The risk to humans is probably minor unless they frequently work with fish or have compromised immune systems, the authors said, but transmission of disease from tropical fish has been shown to occur. More serious is the risk to the ornamental fish industry,  a $900 million annual business in the United States.

There are few regulations in the U.S. or elsewhere about treating ornamental fish with antibiotics, experts say. Antibiotics are used routinely, such as when fish are facing stress due to transport, whether or not they have shown any sign of disease.

“We expected to find some antibiotic resistance, but it was surprising to find such high levels, including resistance in some cases where the antibiotic is rarely used,” said study Tim Miller-Morgan, Oregon Sea Grant’s Extension aquatic species veterinarian and an assistant professor with OSU’s College of Veterinary Medicine.   “We appear to already have set ourselves up for some pretty serious problems within the industry.”

In the new study, 32 freshwater fish of various species were tested for resistance to nine different antibiotics, and some resistance was found to every antibiotic. The highest level of resistance, 77 percent, was found with the common antibiotic tetracycline. The fish were tested in Portland, Ore., after being transported from Colombia, Singapore and Florida.

Findings of the study were reported in the Journal of Fish Diseases.

The bacterial infections found in the fish included Aeromonas, Pseudomonas, Staphylococcus and others, several of which can infect people as well as fish.

Problems and concerns with antibiotic resistance have been growing for years, Miller-Morgan said. The nature of the resistance can range widely, causing an antibiotic to lose some, or all of its effectiveness.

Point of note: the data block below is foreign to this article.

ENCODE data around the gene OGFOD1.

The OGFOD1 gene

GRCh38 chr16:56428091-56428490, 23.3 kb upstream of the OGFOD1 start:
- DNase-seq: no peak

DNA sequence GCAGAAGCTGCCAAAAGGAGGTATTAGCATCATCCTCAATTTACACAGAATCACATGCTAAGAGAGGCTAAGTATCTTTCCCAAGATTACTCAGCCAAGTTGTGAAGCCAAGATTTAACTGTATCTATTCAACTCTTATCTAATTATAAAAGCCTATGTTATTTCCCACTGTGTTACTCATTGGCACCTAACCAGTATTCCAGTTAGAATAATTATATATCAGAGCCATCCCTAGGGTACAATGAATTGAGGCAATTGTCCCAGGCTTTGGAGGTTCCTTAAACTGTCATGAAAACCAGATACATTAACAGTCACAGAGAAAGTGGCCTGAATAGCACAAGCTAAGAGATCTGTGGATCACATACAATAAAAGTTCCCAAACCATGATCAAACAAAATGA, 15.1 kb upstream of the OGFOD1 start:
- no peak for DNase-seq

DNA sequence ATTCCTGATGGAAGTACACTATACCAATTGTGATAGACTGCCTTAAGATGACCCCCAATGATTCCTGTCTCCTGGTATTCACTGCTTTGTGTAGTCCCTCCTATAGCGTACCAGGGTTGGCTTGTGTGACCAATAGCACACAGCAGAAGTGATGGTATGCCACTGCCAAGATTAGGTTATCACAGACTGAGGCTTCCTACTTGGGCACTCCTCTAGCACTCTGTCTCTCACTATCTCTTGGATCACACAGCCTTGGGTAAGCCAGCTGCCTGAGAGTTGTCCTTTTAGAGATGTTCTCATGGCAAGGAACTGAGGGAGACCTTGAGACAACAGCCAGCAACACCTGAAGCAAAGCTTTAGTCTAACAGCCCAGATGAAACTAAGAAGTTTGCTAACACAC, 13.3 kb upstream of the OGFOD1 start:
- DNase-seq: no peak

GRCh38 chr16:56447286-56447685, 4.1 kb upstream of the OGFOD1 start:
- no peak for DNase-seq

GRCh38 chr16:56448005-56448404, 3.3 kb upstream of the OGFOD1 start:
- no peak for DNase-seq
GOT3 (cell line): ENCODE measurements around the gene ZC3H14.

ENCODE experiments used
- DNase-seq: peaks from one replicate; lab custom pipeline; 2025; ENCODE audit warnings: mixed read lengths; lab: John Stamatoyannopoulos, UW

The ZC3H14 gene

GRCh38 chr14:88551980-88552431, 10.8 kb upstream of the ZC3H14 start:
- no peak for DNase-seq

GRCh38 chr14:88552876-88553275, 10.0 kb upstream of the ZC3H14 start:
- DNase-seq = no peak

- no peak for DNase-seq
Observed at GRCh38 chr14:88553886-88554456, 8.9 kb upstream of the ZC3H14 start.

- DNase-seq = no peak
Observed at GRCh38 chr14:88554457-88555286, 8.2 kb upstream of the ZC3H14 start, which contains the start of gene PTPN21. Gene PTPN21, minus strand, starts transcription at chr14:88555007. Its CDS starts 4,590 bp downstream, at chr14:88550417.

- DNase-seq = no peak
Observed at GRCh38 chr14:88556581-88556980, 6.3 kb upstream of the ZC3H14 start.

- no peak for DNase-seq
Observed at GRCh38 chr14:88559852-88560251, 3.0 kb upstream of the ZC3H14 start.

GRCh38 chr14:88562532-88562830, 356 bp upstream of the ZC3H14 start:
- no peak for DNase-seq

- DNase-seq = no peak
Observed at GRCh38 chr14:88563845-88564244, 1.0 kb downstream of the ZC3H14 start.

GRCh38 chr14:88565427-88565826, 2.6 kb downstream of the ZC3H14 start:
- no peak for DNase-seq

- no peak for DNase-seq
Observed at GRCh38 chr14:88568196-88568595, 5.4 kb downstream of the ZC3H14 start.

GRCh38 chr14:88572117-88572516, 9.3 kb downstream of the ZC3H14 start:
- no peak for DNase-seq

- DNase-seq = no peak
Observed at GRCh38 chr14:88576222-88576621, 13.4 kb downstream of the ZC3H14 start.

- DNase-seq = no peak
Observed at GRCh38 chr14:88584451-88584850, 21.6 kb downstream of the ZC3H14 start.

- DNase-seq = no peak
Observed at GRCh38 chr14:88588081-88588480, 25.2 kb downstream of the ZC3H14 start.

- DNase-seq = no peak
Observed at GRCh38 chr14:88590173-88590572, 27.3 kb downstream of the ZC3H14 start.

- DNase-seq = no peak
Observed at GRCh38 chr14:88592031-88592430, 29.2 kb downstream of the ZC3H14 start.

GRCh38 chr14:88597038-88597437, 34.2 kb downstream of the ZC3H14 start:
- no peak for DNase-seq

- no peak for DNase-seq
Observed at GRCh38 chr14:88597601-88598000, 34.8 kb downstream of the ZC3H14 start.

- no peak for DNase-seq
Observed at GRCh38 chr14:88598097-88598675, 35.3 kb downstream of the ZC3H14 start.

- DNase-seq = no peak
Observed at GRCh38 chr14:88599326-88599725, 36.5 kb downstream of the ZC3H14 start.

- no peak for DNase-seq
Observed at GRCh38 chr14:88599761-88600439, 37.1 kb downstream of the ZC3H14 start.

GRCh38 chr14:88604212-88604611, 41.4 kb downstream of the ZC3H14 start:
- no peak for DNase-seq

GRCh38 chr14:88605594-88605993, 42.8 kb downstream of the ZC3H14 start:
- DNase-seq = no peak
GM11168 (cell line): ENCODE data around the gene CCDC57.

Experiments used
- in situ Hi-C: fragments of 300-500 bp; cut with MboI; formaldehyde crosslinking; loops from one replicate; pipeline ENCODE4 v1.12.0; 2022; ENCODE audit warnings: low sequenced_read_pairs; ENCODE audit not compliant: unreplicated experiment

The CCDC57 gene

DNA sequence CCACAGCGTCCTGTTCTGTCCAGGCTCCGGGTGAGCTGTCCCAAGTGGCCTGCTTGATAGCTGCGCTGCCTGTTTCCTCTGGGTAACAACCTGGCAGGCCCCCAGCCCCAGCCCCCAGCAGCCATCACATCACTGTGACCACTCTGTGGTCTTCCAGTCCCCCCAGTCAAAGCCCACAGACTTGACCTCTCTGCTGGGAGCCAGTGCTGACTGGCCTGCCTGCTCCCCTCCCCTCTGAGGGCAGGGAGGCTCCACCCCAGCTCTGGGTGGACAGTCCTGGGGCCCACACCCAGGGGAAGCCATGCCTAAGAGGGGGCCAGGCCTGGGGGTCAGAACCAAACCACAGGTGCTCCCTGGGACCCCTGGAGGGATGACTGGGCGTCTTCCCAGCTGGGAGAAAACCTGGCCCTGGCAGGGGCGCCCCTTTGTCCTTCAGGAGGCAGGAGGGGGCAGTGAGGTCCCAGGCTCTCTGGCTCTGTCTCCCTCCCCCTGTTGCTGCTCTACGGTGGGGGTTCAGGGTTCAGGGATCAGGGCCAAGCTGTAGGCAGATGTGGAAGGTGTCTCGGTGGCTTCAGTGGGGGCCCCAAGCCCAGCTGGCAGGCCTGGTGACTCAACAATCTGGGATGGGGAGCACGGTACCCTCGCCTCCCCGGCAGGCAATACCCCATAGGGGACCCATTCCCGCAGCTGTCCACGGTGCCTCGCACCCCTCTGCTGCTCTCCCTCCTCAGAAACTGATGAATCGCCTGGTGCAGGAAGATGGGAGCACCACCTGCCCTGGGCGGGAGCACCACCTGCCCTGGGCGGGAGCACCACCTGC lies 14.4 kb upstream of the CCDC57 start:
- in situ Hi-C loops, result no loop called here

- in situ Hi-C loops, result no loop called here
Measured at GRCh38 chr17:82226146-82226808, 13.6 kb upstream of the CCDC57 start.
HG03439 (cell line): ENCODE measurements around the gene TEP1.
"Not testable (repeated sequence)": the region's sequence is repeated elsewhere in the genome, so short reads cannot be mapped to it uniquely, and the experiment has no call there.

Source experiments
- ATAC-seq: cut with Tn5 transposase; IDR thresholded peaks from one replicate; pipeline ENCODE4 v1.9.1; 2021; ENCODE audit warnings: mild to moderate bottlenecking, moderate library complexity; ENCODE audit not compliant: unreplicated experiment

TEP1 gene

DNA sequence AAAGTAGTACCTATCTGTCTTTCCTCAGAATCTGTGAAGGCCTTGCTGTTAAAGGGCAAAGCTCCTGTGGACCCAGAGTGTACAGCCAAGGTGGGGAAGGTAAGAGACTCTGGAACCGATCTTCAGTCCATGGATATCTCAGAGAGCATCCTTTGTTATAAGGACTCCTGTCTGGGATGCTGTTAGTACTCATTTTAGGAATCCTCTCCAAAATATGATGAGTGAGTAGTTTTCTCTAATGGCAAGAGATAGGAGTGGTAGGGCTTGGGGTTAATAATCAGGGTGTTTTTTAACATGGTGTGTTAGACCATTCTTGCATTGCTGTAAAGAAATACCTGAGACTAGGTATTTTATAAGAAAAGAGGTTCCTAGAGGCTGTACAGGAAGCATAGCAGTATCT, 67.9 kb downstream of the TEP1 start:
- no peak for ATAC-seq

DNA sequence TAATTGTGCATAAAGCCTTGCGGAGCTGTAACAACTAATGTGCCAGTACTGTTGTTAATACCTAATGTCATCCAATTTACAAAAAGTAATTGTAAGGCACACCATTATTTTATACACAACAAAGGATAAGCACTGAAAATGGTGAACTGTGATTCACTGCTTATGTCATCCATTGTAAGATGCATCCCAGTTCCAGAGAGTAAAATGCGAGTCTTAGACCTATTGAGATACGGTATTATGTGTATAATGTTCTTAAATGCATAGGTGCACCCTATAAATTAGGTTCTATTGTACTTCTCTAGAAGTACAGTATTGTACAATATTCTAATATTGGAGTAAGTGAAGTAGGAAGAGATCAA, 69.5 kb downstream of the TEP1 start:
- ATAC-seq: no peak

There have been documented cases of disease transmission from fish to humans, he said, but it’s not common. It would be a particular concern for anyone with a weak or compromised immune system, he pointed out, and people with such health issues should discuss tropical fish management with their physicians. Workers who constantly handle tropical fish may also face a higher level of risk.

From an industry perspective, losses of fish to bacterial disease may become increasingly severe, he said, because antibiotics will lose their effectiveness.

Anyone handling tropical fish can use some basic precautions that should help, Miller-Morgan said. Consumers should buy only healthy fish; avoid cleaning tanks with open cuts or sores on their hands; use gloves; immediately remove sick fish from tanks; consider quarantining all new fish in a separate tank for 30 days; wash hands after working with fish; and never use antibiotics in a fish tank unless actually treating a known fish disease caused by bacteria.

Learn more

Oregon Sea Grant wins two silver awards

Oregon Sea Grant has won two Silver Awards of Distinction in the 18th Annual Communicator Awards competition, one each for its “Aquatic Animal Health” brochure and its Cascade Head Scenic Research Area video.

The Communicator Awards are judged and overseen by the International Academy of the Visual Arts (IAVA), a 550+ member organization of professionals from various disciplines of the visual arts. See for more information.

According to Linda Day, executive director of the IAVA, “The pool of entries we received for this year’s Communicator Awards serves as a true testament to the innovative ideas and capabilities of communications and marketing professionals around the world. On behalf of the entire Academy, we congratulate this year’s Communicator Award Entrants and Winners for their passion and dedication. We are humbled to be given the opportunity to recognize such amazing work.”

This year’s Communicator Awards received  more than 6,000 entries from companies and agencies of all sizes, making it one of the largest awards of its kind in the world. Visit for more information.








Sea Grant Veterinarian Helps Control Virus in Koi Ponds

Koi in a pondCORVALLIS, Ore. – Call him the koi doctor. An ichthyologist a la koi. The koi keeper’s confidant.

His patients are living works of art – brilliantly painted Picassos that swim in elaborate ponds and fetch up to $70,000 a piece. When disease strikes, the fallout can be disastrous, costing koi keepers in Oregon and around the world hundreds of thousands of dollars.

One half of a two-man SWAT team called in to render medical support for ornamental fish, Oregon State University’s Tim Miller-Morgan is a Sea Grant Extension veterinarian for aquatic pets, based at the Hatfield Marine Science Center in Newport, Ore.